Jordan is also suffering. Besides the threat to its economy if the Port of Aqaba, its only outlet to the sea, is closed, bankers say Jordan is falling behind in foreign debt repayments of $1 billion this year. The value of the Jordanian dinar plunged nearly 20 percent over a two-day period recently, causing private money changers in Amman and Jerusalem to shut their doors, according to one dealer.

Biggest Losers

But the biggest economic losers so far are Kuwait's neighbors along the gulf. Analysts say their banks have been squeezed at both ends by the crisis -- by panicked depositors who have withdrawn billions in cash from the region in the past two weeks, and by Western creditors who have cut off lines of credit and other sources of ready cash.

Besides Kuwait itself, the worst hit gulf state so far has been Bahrain, which has no oil revenue of its own and has prospered over the last two decades as an offshore banking haven for the huge wave of funds generated by the oil boom. There are 55 offshore banks in Bahrain, but its two largest -- the Gulf International Bank and Arab Banking Corp. -- control 40 percent of the market.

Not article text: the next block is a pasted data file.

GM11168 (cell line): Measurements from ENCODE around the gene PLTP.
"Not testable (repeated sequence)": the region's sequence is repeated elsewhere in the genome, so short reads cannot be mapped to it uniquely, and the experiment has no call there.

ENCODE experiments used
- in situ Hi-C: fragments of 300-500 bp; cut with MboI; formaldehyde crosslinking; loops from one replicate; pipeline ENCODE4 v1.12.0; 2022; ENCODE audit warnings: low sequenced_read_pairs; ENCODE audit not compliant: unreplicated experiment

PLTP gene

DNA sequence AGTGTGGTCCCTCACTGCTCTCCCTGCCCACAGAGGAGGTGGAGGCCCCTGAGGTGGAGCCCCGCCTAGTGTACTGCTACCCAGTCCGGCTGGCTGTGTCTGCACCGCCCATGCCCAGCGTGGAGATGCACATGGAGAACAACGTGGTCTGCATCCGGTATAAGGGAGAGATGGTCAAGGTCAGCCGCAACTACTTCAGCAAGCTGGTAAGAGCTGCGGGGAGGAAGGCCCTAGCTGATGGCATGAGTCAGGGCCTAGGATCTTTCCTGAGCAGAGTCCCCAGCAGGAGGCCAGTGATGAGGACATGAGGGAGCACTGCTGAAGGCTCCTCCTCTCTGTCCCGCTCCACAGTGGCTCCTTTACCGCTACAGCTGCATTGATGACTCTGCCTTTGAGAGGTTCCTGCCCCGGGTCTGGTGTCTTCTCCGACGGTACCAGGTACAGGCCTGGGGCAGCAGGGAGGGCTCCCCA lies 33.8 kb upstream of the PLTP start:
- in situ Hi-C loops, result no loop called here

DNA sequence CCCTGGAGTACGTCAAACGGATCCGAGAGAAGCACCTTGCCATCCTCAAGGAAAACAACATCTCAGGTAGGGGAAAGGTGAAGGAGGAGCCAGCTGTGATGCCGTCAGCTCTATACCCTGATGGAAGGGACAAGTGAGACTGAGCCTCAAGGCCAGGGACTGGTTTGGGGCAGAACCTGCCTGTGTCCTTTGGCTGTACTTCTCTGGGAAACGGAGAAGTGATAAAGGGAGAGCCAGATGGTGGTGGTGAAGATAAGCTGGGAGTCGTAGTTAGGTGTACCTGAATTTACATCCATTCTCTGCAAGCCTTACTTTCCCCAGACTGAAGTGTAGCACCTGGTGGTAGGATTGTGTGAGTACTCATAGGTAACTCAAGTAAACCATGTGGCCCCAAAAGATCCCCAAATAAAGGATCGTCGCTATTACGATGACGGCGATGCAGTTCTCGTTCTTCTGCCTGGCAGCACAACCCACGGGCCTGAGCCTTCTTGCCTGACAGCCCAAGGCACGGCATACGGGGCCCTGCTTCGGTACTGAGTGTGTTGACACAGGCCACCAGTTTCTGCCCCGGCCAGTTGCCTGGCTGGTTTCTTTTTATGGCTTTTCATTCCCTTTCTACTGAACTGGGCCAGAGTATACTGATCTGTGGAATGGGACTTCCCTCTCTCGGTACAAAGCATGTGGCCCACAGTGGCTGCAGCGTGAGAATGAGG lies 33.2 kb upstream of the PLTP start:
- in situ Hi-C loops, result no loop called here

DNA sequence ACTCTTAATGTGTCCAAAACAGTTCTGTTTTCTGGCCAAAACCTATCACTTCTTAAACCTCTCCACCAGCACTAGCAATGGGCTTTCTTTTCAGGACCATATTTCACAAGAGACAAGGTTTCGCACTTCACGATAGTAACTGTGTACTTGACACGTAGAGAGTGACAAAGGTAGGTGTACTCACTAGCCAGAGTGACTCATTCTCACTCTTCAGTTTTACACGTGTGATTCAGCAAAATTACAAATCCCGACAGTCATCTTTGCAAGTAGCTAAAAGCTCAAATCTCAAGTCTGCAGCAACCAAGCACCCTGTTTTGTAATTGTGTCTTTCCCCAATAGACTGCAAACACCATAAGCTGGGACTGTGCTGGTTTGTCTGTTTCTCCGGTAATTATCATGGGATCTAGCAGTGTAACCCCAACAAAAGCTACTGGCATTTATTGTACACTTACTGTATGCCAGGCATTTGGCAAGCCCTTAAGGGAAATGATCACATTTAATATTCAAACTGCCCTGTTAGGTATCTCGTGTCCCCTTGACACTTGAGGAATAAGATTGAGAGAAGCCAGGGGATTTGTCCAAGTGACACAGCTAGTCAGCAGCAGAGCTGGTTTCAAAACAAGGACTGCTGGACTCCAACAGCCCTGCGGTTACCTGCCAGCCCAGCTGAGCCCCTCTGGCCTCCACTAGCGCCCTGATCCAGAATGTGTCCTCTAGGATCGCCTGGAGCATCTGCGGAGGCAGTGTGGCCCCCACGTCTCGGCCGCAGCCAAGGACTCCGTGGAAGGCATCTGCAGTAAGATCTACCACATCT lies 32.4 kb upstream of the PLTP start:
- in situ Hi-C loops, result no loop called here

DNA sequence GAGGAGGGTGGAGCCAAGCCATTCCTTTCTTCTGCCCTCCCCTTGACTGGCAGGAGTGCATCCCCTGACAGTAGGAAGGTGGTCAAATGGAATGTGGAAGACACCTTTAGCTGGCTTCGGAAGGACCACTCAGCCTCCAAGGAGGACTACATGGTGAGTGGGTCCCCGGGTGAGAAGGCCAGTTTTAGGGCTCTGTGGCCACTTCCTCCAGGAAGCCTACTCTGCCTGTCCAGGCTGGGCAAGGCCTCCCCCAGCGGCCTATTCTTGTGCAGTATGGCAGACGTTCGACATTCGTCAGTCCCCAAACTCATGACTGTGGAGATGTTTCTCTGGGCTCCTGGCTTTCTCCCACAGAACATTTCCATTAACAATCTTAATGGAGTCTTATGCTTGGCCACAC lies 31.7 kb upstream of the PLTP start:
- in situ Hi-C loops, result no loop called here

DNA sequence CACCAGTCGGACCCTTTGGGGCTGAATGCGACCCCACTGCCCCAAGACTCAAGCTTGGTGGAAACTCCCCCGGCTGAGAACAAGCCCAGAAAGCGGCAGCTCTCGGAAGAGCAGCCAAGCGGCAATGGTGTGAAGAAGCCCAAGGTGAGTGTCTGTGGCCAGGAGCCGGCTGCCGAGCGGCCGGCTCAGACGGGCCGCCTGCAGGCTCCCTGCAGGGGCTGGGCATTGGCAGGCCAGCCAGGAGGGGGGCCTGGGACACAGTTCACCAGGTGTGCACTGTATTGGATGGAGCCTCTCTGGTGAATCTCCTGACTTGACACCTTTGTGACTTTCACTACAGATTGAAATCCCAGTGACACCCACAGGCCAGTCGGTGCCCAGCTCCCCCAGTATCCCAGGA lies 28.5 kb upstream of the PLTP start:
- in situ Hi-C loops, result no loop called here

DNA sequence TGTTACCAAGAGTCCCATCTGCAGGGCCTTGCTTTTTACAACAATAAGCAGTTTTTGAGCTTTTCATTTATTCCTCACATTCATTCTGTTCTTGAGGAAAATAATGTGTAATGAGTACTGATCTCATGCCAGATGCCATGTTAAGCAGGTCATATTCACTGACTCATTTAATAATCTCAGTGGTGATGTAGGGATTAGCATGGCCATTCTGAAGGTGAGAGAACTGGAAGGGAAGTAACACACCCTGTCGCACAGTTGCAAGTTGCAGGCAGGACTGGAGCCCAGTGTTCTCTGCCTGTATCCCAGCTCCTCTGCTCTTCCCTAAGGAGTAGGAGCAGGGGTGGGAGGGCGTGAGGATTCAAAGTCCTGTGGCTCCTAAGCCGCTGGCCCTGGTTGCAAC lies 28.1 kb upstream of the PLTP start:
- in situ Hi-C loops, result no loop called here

Analysts say both banks are in serious difficulty and not just because of the recent run on their reserves. The Gulf International Bank is partly owned by the governments of Iraq and Kuwait, and that puts its financial activities under a cloud during the crisis. Arab Banking Corp. is 25 percent owned by Kuwait and 25 percent by Libya, and that renders it suspect. Both institutions are being watched closely by U.S. and British banking officials, who reportedly are concerned they could be used for sanctions-busting, and analysts say the uncertainty surrounding their future has had a domino effect on smaller offshore banks.

The gulf states had hoped to use their huge banking industry to help finance privatization and economic redevelopment in the 1990s. Now that strategy is in serious trouble, said Stephen Timewell, editor of Arab Banker magazine here.

"The devastating consequences have already happened," Timewell said. "Even if Saddam Hussein were assassinated today and life returned to the status quo ante, the damage has already been done to gulf banking. There's been a flight of capital -- and none of it looks likely to return."